My personal hypothesis: we don’t do that, and as a result we default to If You Build It They Will Come, because we don’t know how to design or manage a constructive collaborative process, rather than a lecture, a hearing, or a “what do you want for your birthday?” initiative.
And we don’t do that because no one ever taught us to.
We need to start learning from the extension agents, the dialogue and deliberation experts, even good school teachers, to fundamentally rework the role of community members in planning and governance. Planning and architecture and landscape architects – anyone who designs for civic or public use – should be learning how to do constructive public engagement activities, crowdsourced collaboration, more transparent work, how to pull the public into the process as their own type of subject matter experts on their own communities, similar to the way that we include economists or zoning specialists or other related professionals.
And this needs to be a central part, not only of undergraduate and graduate training, but continuing education as well.  We require professionals to learn law and ethics; should we not also require them to know how to work with the public constructively?
That’s not some Polyanna sentiment, based on an idealized belief that everyone is important.  It’s a very practical sentiment, based on experience:
When I have built collaboration with the community into the planning and design projects that I myself have managed over the years, tensions have dissipated and misunderstandings had faded, and plans that no one ever thought would get approved have had unanimous adoptions.
That’s happened more times than I can count.
And it’s not that the plans themselves were better, or the designs more innvative, or the pictures prettier, than the ones on the project that fell apart in a cloud of fear and anger.
It’s been because the community helped build the plan, which means that they owned and championed it..  And because they were embedded, we found solutions to problems that a team of blue ribbon outsiders would have missed. And we found those before the draft plan was printed.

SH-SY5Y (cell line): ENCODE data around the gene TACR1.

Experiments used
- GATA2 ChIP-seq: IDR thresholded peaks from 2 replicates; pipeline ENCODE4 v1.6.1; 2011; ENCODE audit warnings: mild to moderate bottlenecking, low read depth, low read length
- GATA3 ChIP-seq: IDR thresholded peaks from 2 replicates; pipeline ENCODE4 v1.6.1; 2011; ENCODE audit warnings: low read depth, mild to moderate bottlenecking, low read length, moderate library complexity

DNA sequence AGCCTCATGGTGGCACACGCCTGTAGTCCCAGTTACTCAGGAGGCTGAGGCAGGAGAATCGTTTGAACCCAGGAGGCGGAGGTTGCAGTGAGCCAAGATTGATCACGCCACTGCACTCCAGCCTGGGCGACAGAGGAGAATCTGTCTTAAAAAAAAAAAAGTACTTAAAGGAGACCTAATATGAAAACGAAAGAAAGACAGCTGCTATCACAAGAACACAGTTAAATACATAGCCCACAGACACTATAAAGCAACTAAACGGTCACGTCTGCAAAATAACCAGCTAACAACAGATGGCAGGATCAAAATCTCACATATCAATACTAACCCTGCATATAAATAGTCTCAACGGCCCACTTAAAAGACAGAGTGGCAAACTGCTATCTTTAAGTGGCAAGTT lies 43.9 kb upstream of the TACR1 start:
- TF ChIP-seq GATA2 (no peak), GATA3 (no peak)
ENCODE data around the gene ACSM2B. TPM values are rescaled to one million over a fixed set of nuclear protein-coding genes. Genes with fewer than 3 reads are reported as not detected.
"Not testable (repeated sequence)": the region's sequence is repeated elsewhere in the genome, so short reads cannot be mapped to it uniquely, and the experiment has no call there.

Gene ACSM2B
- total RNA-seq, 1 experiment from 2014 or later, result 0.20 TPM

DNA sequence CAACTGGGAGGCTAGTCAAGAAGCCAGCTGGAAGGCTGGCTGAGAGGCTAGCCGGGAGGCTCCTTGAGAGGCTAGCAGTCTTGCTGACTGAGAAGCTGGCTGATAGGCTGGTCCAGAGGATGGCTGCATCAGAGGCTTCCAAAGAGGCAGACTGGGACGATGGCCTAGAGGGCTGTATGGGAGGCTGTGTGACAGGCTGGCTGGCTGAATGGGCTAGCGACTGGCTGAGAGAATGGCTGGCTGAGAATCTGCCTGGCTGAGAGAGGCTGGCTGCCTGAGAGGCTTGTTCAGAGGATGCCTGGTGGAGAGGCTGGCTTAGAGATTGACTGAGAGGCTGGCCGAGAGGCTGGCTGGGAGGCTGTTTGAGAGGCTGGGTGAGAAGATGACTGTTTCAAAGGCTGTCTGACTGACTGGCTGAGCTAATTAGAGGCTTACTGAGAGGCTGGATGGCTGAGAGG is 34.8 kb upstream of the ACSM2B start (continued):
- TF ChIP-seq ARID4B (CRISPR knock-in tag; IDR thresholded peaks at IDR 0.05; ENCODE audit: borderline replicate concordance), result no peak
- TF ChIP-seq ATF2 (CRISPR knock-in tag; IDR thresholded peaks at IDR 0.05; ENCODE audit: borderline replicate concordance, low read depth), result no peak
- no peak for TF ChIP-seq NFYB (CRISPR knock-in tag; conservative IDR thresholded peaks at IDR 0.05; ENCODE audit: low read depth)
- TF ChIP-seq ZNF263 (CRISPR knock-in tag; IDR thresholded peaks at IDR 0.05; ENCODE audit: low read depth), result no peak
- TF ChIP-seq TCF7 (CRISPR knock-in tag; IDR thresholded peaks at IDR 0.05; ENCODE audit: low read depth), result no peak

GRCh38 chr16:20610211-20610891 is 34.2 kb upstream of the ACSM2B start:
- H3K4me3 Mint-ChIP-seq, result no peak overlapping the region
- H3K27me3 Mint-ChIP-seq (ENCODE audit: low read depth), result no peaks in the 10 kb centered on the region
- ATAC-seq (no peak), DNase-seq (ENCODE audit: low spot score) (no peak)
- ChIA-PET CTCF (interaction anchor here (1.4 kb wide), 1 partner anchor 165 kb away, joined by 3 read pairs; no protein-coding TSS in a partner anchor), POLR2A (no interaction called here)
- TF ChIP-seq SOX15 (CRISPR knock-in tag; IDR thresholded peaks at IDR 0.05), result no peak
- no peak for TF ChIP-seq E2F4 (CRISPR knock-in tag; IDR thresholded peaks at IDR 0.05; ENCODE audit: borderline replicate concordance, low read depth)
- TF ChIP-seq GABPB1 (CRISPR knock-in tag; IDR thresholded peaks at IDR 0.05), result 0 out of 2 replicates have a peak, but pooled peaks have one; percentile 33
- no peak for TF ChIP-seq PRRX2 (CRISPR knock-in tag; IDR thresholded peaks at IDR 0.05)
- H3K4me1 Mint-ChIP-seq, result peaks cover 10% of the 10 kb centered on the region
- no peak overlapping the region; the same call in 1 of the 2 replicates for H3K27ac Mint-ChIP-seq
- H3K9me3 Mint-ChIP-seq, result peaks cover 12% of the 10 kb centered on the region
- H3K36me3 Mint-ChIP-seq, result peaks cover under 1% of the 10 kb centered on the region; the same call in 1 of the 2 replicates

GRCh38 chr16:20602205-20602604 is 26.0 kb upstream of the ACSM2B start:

Those plans succeeded because we recognized that the people of the community are experts on their own community, and we because we knew that we needed to employ their expertise, just as we employed our own.
So my challenge to my design friends is this, borrowing a bit from the inestimable LaurenEllen McCann:
Design with, not for. 
When you do that, you’ll get closer to designing real solutions.

Is the problem with public engagement…boredom?

 Here’s a recent comment from a colleague on a LinkedIn group:

Is “Boring!” the reason so many community engagement projects fail?

I’ve noticed that, when it comes to inviting a community to engage in plan-making, either almost everyone wants to come (because they are outraged about the plan) or almost no one wants to come – because sitting around in a council hall is the LAST thing they want to do with their precious evenings.

So…what are some engagement ideas that people might really break their schedules for? Or is “1 minute engagement”, via the internet, the answer?

I think we throw ourselves a red herring when we assume that we have to design and market public engagement as “fun” or “easy” or “quick” to get people to participate. The people we want to show up are not lacking for entertaiment options – most of us today carry constant access to games, music, things to read and watch and more on little screens in our pockets.  True, “fun” beats “miserable” or “painful,” and “easy” beats “a great way to  waste your evening,” but the experience we can offer hardly equals Game of Thrones or Call of Duty or cat videos.

I suspect that in most cases the competition we face is too pervasive to be solved by offering fun, let alone by promising a relatively low level of pain.  The people we are trying to engage face a ton of demands on their attention, both fun and not-fun, and they have too often concluded that the return on investment for their participation is not good enough. If you don’t legitimately believe that your participation will make a real difference in making a place you care about better (and it only takes a couple of lousy experiences to teach that lesson), then it’s not going to be worth whatever time and attention you’re asked to expend. If the public engagement activity is “fun,” you might get a second look and maybe a little dabbling just for sake of novelty, but novelty wears off far too fast to make a real difference

Instead of trying to make it “fun” or “easy,” we need to focus on making whatever involvement we are asking for, big or small, meaningful — real, constructive, concrete, producing something that they can see and understand will directly feed into future decision-making that will make their community better.

We need to do much more than amuse them or minimally-distract them: we need to give them a level of ownership, give them a meaningful opportunity to be part of the solution. When you do that, and you clearly communicate that this is the intent and follow up on overturning their negative expectations, then it’s amazing how much time and effort people you thought just didn’t care will actually invest. And how truly helpful, and insightful, and bettering, the particpation you get can be.
Additionally, there’s certainly no reason why “public engagement” should be limited to sitting around in a council chambers.  Teachers who do nothing but lecture have lousy student outcomes, no matter what the grade level — the ones that use projects and small group peer learning and role playing and the whole range of methods available are the ones that get better quality results.
We have got to learn to engage with — to leverage, really —  the whole range of ways that people learn and think and discover, so that not only do we get happier and more satisfied participants, but we get better quality information that makes communities and their decisions better.